Researchers in Malaysia noting the receiving and transmitting similarities between the plasma baked into every fluorescent light tube and standard metal Wi-Fi antennas, have succeeded in creating light tube antennas that could solve the issue of Wi-Fi signal variances that often occur within office buildings. The researchers, based at Universiti Teknologi MARA, have already developed a prototype that consists of a standard, 62-cm. fluorescent tube that connects to a router via a tuned wire coil sleeve that fits over one end of the tube. The researchers also note that the tubes’ receiving and transmitting properties work whether the light is on or off.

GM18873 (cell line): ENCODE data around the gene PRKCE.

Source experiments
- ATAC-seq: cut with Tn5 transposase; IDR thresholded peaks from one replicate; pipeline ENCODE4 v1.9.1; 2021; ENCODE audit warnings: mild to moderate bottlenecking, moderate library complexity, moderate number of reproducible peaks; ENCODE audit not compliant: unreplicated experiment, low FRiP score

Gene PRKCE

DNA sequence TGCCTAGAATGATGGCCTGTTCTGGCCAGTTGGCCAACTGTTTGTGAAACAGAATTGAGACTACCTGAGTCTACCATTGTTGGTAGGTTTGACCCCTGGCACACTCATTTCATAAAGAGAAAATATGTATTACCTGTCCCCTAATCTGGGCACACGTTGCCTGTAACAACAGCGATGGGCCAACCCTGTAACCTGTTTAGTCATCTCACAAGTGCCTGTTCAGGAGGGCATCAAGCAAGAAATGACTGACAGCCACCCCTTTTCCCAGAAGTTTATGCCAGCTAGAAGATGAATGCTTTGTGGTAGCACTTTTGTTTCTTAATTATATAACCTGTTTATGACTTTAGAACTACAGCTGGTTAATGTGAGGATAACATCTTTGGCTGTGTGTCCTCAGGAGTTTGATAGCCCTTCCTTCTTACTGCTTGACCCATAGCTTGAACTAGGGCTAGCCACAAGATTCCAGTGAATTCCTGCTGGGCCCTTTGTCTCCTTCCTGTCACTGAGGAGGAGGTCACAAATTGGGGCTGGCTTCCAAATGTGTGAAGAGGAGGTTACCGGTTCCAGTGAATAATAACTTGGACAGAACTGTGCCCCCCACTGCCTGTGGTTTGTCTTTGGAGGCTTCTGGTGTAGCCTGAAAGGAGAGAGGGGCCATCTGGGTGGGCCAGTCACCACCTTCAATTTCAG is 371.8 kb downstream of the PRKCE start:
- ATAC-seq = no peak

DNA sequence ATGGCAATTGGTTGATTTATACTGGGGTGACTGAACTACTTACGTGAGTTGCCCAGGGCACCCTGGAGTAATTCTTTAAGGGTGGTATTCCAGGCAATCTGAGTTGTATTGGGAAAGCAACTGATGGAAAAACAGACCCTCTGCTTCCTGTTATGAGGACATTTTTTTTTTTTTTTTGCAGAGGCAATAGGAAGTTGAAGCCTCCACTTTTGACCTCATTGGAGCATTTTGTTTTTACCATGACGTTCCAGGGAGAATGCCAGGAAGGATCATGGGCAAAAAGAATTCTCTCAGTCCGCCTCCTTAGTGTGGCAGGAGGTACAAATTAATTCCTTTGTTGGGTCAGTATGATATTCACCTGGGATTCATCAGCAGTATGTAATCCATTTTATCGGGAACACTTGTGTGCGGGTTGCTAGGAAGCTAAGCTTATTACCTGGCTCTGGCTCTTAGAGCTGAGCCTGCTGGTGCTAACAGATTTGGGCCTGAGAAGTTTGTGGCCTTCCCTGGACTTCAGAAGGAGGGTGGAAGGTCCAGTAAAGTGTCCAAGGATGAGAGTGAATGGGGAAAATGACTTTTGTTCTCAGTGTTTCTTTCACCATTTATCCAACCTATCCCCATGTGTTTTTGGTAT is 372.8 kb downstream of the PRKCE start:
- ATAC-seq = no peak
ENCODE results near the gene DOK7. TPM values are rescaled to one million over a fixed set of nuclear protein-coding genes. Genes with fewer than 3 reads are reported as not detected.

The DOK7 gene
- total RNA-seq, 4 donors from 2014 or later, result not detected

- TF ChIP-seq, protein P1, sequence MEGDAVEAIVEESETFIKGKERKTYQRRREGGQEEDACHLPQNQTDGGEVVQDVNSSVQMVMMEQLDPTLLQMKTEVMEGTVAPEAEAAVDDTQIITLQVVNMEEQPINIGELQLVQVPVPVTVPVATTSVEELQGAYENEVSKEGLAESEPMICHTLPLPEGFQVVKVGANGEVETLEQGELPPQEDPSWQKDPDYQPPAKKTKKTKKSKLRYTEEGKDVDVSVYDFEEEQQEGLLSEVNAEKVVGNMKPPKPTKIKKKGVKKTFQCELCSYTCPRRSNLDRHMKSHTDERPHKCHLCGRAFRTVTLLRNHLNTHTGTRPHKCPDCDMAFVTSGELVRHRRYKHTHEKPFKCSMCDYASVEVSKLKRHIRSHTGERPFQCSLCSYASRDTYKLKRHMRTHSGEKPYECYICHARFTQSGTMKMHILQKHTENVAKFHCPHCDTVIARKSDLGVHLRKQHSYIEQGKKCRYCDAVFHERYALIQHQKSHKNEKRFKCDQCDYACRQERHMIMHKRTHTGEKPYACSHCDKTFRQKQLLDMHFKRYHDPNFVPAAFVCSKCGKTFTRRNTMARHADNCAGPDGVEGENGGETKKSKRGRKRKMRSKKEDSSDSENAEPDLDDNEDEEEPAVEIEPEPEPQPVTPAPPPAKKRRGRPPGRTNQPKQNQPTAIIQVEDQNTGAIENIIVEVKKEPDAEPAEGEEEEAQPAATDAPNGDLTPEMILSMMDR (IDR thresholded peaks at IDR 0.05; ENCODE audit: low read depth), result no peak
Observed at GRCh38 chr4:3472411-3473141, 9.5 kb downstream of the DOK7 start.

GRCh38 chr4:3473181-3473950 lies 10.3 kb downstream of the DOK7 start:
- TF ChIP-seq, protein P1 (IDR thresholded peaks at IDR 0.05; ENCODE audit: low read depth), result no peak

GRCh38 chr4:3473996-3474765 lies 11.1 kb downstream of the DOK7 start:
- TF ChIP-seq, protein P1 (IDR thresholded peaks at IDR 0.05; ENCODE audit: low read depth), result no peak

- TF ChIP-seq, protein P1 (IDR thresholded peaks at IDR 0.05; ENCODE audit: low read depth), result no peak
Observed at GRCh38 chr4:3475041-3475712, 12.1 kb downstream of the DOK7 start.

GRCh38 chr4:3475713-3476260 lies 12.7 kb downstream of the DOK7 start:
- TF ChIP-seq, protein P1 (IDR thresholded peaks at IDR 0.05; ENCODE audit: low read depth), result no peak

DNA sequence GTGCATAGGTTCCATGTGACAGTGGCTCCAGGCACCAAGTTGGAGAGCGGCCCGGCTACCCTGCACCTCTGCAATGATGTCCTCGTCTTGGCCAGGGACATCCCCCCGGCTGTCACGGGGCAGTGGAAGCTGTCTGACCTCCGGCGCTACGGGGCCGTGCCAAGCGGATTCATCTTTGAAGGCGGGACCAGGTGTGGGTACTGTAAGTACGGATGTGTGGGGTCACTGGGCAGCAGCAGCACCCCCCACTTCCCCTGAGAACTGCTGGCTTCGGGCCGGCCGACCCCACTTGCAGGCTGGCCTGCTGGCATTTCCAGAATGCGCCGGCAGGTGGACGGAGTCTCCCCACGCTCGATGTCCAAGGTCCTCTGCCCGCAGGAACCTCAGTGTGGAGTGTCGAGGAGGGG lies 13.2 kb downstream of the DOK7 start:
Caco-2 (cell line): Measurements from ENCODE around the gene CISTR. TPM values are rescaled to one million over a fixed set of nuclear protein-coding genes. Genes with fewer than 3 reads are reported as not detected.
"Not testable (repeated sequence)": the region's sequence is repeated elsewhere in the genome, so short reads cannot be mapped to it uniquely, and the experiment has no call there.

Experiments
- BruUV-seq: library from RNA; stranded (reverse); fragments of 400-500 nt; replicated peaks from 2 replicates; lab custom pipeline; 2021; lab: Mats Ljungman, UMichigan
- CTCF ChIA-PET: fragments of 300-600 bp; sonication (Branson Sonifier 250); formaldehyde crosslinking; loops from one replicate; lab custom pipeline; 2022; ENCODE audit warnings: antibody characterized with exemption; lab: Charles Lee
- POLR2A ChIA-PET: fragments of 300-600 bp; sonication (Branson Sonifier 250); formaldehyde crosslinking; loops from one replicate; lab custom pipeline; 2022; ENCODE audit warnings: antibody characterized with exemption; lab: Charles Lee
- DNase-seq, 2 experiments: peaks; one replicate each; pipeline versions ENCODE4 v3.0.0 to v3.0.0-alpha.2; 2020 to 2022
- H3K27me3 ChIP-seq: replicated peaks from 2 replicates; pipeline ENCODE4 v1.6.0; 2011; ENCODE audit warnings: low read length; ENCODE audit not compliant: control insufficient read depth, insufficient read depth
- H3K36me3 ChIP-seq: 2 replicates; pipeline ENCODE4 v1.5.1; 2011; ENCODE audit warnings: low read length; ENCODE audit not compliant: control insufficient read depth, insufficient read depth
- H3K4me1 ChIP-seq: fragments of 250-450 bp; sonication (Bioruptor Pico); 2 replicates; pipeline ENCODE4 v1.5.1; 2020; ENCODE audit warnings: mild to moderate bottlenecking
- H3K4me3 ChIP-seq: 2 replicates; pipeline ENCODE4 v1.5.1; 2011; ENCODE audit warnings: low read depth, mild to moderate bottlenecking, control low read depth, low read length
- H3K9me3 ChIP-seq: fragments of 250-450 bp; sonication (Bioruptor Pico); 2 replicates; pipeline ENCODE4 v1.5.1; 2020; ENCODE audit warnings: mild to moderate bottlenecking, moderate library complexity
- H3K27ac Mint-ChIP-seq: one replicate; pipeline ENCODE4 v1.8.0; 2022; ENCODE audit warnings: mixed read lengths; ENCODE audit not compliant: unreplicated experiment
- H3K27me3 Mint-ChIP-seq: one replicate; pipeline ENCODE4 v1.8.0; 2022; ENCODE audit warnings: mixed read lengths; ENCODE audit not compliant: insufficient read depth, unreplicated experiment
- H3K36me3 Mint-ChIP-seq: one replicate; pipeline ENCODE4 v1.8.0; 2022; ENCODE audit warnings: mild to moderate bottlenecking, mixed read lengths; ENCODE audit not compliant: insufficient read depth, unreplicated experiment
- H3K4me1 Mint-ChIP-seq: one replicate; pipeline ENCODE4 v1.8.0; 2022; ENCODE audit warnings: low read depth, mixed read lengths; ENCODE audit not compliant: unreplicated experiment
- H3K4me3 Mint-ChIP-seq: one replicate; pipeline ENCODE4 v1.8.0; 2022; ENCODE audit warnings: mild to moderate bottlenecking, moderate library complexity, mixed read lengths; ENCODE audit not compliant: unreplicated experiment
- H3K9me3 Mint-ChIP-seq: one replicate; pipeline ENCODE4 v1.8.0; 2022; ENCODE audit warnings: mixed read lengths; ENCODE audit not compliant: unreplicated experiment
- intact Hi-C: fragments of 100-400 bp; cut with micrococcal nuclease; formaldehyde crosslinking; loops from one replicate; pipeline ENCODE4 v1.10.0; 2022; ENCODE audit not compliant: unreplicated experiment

Installing these kind of fluorescent light tubes across a multi-story office building could make Wi-Fi dead spots a thing of the past. Another possibility for this new technology could be in light installations on outdoor billboards. Outfitting the billboards with a light tube antenna array connected to a Wi-Fi router could, theoretically, proved large-scale wireless communication. However, there’s no indication that fluorescent light tube Wi-Fi antennas are coming to the U.S. any time soon.